Transition Towns are also a new movement, begun in Kinsale, County Cork, of communities that acknowledge peak oil and work to wean themseves off fossil fuels. To officially qualify as a Transition Town, members of a community must meet with existing groups and local officials, talk to other towns already on their way, and start projects to make the area more self-sufficient and resilient. Then, these groups must draught a plan to make them largely independent of fossil fuels over the next 20 years or so.

The movement began with a few activists in 2005, and only three years later almost a hundred towns in England, Wales, Scotland, Northern Ireland, Australia, New Zealand, the United States, and Chile have met the stringent criteria to be declared official Transition Towns. Many more communities, including some in Mexico, Israel, Argentina, India and Brazil, are working to qualify.

The path to independence will vary from one community to another, but such towns will typically work to create area gardens and food production for when food becomes even more expensive; promote local sources of clean energy; promote local composting instead of centralized rubbish disposal, and draw a growing proportion of the community into the efforts.

In some towns, residents interviewed local pensioners to learn how things were done before fossil fuels were cheap – where the townspeople’s food came from, how people traveled, and how goods were transported. Most Transition Towns have their own web pages sharing their stories, and many local efforts have been made into videos on YouTube.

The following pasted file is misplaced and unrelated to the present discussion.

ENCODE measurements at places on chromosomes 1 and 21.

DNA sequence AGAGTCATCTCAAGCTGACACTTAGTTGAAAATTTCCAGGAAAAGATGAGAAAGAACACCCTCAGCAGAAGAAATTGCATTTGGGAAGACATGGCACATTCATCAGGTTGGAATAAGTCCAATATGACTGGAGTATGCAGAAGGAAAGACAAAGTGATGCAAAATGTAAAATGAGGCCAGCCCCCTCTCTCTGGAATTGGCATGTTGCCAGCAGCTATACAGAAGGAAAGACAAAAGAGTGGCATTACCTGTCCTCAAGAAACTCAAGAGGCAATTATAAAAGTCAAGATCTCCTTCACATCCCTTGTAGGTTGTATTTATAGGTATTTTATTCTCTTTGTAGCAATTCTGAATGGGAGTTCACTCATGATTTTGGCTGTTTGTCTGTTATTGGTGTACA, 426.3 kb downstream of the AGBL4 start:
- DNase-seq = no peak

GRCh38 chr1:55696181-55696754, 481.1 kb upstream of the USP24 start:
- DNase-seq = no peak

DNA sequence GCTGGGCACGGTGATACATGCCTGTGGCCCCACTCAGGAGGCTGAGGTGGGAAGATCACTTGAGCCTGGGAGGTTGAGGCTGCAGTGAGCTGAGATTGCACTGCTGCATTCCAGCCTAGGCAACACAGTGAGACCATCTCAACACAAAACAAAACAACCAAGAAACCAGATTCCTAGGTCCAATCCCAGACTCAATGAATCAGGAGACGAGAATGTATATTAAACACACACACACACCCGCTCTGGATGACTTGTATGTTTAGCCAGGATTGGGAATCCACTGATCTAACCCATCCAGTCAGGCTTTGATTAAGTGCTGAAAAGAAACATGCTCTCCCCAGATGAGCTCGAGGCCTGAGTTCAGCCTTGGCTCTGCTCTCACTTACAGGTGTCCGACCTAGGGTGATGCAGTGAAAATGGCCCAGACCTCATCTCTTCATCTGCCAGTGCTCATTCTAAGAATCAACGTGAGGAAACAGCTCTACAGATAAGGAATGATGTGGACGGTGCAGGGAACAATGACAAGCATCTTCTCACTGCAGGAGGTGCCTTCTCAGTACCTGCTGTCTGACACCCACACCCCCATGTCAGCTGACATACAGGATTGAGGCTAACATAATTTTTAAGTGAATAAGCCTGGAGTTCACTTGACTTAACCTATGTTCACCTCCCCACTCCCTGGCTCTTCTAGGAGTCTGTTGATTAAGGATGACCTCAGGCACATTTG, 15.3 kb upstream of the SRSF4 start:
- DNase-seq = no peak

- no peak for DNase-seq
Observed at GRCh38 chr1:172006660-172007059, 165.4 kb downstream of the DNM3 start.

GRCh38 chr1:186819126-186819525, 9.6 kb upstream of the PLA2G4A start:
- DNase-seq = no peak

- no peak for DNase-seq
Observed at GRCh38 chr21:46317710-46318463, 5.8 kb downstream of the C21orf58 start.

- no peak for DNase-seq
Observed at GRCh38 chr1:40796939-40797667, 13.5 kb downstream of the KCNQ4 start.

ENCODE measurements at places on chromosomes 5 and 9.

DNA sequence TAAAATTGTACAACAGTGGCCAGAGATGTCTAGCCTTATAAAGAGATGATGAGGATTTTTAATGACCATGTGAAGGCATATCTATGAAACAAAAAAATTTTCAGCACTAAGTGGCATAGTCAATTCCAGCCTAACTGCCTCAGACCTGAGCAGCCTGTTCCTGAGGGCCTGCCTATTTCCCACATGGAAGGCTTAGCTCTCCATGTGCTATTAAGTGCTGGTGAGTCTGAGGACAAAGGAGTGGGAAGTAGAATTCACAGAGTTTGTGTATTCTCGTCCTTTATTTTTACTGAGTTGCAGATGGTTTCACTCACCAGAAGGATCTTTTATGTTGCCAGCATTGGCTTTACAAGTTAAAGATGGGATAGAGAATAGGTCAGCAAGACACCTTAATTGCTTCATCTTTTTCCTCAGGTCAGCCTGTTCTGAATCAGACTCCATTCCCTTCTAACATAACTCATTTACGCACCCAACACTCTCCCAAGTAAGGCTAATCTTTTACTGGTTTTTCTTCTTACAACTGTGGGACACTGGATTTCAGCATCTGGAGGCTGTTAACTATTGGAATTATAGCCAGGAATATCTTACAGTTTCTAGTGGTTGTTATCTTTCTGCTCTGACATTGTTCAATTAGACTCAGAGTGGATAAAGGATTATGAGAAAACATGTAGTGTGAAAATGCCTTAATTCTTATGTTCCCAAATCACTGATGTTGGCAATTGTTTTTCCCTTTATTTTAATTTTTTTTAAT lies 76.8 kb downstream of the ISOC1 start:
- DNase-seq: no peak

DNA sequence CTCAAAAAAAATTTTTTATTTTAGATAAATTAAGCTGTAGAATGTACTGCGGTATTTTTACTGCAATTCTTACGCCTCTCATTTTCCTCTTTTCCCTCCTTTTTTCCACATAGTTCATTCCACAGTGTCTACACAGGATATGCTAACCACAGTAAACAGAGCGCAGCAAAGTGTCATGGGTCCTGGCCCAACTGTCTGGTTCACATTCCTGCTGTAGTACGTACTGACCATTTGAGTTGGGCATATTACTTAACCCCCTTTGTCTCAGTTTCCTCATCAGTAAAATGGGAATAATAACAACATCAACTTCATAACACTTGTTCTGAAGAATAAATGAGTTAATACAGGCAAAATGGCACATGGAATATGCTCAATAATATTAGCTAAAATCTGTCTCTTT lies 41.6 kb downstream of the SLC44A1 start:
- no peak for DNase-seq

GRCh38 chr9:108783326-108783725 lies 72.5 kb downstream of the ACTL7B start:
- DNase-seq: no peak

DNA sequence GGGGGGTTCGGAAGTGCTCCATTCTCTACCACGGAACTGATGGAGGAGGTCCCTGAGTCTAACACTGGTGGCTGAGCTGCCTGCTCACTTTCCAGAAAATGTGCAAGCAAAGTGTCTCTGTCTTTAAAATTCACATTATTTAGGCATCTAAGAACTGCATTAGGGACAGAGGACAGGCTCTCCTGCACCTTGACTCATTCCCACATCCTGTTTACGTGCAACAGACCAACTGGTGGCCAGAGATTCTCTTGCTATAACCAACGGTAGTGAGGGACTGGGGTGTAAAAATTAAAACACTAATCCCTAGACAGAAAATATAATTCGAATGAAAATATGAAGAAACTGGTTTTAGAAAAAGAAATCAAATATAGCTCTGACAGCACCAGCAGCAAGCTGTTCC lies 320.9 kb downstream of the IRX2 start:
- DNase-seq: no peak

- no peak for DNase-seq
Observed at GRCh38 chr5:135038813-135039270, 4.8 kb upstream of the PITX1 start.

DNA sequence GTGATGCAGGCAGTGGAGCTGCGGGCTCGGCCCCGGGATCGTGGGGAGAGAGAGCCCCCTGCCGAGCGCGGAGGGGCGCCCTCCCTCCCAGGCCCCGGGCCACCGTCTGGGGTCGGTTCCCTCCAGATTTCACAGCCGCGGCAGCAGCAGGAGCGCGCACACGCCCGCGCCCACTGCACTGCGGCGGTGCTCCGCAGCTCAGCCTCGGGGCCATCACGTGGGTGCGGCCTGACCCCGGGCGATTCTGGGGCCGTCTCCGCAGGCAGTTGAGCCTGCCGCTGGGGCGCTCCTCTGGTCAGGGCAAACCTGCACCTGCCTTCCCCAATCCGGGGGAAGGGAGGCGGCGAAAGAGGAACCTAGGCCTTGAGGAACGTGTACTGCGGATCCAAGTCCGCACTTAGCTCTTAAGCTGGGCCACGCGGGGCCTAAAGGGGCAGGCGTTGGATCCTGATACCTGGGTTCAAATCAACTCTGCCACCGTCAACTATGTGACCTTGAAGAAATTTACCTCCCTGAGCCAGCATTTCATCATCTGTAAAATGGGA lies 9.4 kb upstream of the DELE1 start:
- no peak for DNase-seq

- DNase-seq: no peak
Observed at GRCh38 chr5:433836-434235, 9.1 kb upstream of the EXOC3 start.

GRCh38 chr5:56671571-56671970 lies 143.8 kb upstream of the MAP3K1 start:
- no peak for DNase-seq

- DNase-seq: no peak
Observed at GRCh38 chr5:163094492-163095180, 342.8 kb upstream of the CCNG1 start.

While Kinsale was the start of the movement, it remained the only Irish town to join until Kildare qualified earlier this year. Transition Towns have been especially popular in England – so much so that they were featured recently in the long-running BBC soap opera The Archers.

Some people, when they first hear about peak oil and climate change, flirt with the idea of moving to the country and trying to live self-sufficiently. Country life, however, requires a long list of skills, tools and experience, and most of us are ill-equipped to suddenly move to an isolated area and start from scratch. Eco-villages have the advantage of community, but they too have sometimes tried to build an infrastructure from scratch, and have required modern urbanites to plunge into a very different life.

Transitions are easier when taken slowly, with a plan, and as a group, whenever possible. Our challenge is not to act as though everything has broken down when it hasn’t -- we have electricity, running water, heat, public transportation and even broadband -- but to understand that some of these things might have problems in the future, and prepare for it now, together. Transition Towns are dealing with peak oil by starting where they are.























I remember a scene from a very good newspaper article about a soldier’s funeral, in which the reporter describes the small, personal details of the assembled grieving family. Then, as the family prepares to leave the white cross, the father slowly looks around, in tears, and sees hundreds of white crosses spreading into the distance in all directions.

In the same way, I thought about the course of the last two years of our lives, and about the millions of uncelebrated people in towns around the world that have had the same frustrations and tiny victories, and how they moved, and moved, and moved, until they were a movement. The largest movement that has ever existed. And I don’t feel alone.